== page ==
When I resumed time I found myself lying on the floor of the observation hall, my heels still on the floor of the lab. I sat up. The entire back wall of the lab was now gone. I leaned forward, looked back. There it was again, with my head, shoulders, and feet protruding. A mirage! I rolled my eyes and sighed to myself. Why hadn't I seen through it with my x-ray vision? And how could this be projected with no screen? And...I'd swear I'd touched it earlier, when I was first wandering around the room. Sure enough, when I reached back and touched it, it felt solid like a wall, even though the arm I touched it with was attached to a body passing right through that wall.

I got up, walked back into the lab, and touched the wall. Then pressed on it. Seemed perfectly normal. "Crap!" I thought. I had hardly glanced around the hall before getting back up, and now I can't get back. I grabbed the chair, and touched the wall with it. Perfectly normal. On a whim, I leaned the chair back against the wall. Perfectly normal. Until I let go. The moment my hand left the chair, it promptly fell through the wall.

At first I thought the wall was somehow tuned to sense me. But that didn't explain why I had fallen through just a minute ago. Finally with a few more experiments, specifically getting myself into orientations where I was absolutely physically dependent on the wall holding me up, I determined the wall was, in fact, entirely in my mind. This was, to say the least, disconcerting. As if I don't have enough doubts about what's real and what's not already.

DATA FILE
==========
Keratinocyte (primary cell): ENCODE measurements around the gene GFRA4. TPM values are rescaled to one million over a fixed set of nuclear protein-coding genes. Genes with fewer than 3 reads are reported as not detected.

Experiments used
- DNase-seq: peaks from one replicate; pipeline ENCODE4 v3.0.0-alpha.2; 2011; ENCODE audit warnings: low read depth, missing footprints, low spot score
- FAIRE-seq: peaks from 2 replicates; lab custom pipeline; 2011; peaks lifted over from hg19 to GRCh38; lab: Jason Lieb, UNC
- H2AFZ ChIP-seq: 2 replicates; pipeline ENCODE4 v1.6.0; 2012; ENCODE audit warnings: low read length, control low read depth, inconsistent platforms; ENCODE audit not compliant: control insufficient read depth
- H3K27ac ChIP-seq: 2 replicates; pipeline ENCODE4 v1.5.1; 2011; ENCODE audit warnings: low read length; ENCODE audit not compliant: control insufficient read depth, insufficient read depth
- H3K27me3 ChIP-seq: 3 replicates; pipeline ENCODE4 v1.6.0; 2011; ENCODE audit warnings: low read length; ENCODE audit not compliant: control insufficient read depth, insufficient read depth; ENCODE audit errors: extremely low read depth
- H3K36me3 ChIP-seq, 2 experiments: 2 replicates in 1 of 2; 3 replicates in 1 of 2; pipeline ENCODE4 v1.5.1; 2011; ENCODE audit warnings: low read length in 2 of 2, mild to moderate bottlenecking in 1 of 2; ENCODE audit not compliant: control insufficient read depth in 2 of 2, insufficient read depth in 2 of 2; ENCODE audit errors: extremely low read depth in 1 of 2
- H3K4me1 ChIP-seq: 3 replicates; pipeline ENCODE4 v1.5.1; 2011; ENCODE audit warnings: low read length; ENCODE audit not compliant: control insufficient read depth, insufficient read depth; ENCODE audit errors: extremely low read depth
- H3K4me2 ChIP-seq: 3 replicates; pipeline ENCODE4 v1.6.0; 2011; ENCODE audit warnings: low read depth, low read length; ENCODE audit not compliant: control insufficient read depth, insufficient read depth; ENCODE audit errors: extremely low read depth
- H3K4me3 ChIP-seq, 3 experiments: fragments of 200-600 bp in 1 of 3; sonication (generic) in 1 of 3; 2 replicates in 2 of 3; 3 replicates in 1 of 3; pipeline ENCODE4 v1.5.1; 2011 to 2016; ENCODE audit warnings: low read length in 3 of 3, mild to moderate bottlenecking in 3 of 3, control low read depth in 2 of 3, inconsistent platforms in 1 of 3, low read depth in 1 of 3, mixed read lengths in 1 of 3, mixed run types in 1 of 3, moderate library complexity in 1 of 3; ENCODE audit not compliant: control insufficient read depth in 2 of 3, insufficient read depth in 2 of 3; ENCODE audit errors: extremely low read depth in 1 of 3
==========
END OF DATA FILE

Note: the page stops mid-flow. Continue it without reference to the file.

I practiced falling through the wall forward a few times but couldn't eliminate the sensation of smacking my face on it. With some practice at sufficiently distracting myself, however, I found I was able to back through the wall without incident. Once satisfied that I could now come and go as I pleased, I finally set about noticing the observation hallway itself.

Yet for all this faffing about, there was remarkably little to find here. It was really more of a narrow room than a hall, not much longer than the lab. There was nothing in the room but what appeared to be a small digital placard of some sort, stomach high and slanted for easy viewing. But it was dark, and no amount of poking or prodding brought it to life. The room ended in a T with a proper hallway, which then terminated fairly quickly in both directions making the whole space truly T-shaped. Toward the city the hall clearly ended in a doorway, with the words "Watch Your Step" on the threshold. As I approached it, it began to throb. I mused at this for a moment and gave it a swift kick with my heel. It slid open almost silently to the side, and I grabbed the wall to steady myself as I was once again looking into sky and over the city far below. Watch your step, indeed. I peered around the corner at the luminous sky-blue backside of the lab door, dangling freely in the open air.